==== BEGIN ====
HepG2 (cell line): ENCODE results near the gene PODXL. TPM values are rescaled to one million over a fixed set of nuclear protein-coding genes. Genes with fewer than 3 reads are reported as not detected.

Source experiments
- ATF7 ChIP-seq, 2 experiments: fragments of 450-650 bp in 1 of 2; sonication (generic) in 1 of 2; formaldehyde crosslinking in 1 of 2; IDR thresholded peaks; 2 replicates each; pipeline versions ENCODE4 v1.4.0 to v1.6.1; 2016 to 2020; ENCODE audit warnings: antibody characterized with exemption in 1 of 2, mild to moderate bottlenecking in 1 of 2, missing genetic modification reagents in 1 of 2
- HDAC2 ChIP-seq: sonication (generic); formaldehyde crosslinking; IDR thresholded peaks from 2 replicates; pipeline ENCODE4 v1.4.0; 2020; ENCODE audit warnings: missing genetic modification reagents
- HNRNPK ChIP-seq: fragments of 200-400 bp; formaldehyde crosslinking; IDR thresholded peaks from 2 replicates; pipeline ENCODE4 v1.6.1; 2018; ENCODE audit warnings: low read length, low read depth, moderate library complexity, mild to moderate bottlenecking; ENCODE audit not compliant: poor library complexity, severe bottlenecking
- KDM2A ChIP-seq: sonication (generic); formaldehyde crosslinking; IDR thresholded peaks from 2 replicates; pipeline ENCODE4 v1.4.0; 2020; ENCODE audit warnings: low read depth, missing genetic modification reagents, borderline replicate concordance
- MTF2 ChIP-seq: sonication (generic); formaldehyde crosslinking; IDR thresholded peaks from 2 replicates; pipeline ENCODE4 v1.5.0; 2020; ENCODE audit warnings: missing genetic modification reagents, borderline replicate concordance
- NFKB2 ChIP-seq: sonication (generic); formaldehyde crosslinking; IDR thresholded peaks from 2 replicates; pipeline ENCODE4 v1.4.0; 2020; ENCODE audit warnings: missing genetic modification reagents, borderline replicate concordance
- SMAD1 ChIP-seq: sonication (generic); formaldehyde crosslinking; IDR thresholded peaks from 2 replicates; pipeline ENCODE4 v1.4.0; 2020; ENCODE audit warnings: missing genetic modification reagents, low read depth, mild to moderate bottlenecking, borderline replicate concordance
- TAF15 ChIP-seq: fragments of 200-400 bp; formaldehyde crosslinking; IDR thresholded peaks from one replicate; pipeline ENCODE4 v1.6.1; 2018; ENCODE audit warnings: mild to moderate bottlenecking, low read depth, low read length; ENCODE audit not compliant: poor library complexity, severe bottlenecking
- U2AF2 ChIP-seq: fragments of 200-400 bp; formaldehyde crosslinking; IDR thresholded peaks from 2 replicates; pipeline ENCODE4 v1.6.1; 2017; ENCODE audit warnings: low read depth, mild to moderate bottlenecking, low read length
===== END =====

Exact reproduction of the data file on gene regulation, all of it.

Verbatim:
HepG2 (cell line): ENCODE results near the gene PODXL. TPM values are rescaled to one million over a fixed set of nuclear protein-coding genes. Genes with fewer than 3 reads are reported as not detected.

Source experiments
- ATF7 ChIP-seq, 2 experiments: fragments of 450-650 bp in 1 of 2; sonication (generic) in 1 of 2; formaldehyde crosslinking in 1 of 2; IDR thresholded peaks; 2 replicates each; pipeline versions ENCODE4 v1.4.0 to v1.6.1; 2016 to 2020; ENCODE audit warnings: antibody characterized with exemption in 1 of 2, mild to moderate bottlenecking in 1 of 2, missing genetic modification reagents in 1 of 2
- HDAC2 ChIP-seq: sonication (generic); formaldehyde crosslinking; IDR thresholded peaks from 2 replicates; pipeline ENCODE4 v1.4.0; 2020; ENCODE audit warnings: missing genetic modification reagents
- HNRNPK ChIP-seq: fragments of 200-400 bp; formaldehyde crosslinking; IDR thresholded peaks from 2 replicates; pipeline ENCODE4 v1.6.1; 2018; ENCODE audit warnings: low read length, low read depth, moderate library complexity, mild to moderate bottlenecking; ENCODE audit not compliant: poor library complexity, severe bottlenecking
- KDM2A ChIP-seq: sonication (generic); formaldehyde crosslinking; IDR thresholded peaks from 2 replicates; pipeline ENCODE4 v1.4.0; 2020; ENCODE audit warnings: low read depth, missing genetic modification reagents, borderline replicate concordance
- MTF2 ChIP-seq: sonication (generic); formaldehyde crosslinking; IDR thresholded peaks from 2 replicates; pipeline ENCODE4 v1.5.0; 2020; ENCODE audit warnings: missing genetic modification reagents, borderline replicate concordance
- NFKB2 ChIP-seq: sonication (generic); formaldehyde crosslinking; IDR thresholded peaks from 2 replicates; pipeline ENCODE4 v1.4.0; 2020; ENCODE audit warnings: missing genetic modification reagents, borderline replicate concordance
- SMAD1 ChIP-seq: sonication (generic); formaldehyde crosslinking; IDR thresholded peaks from 2 replicates; pipeline ENCODE4 v1.4.0; 2020; ENCODE audit warnings: missing genetic modification reagents, low read depth, mild to moderate bottlenecking, borderline replicate concordance
- TAF15 ChIP-seq: fragments of 200-400 bp; formaldehyde crosslinking; IDR thresholded peaks from one replicate; pipeline ENCODE4 v1.6.1; 2018; ENCODE audit warnings: mild to moderate bottlenecking, low read depth, low read length; ENCODE audit not compliant: poor library complexity, severe bottlenecking
- U2AF2 ChIP-seq: fragments of 200-400 bp; formaldehyde crosslinking; IDR thresholded peaks from 2 replicates; pipeline ENCODE4 v1.6.1; 2017; ENCODE audit warnings: low read depth, mild to moderate bottlenecking, low read length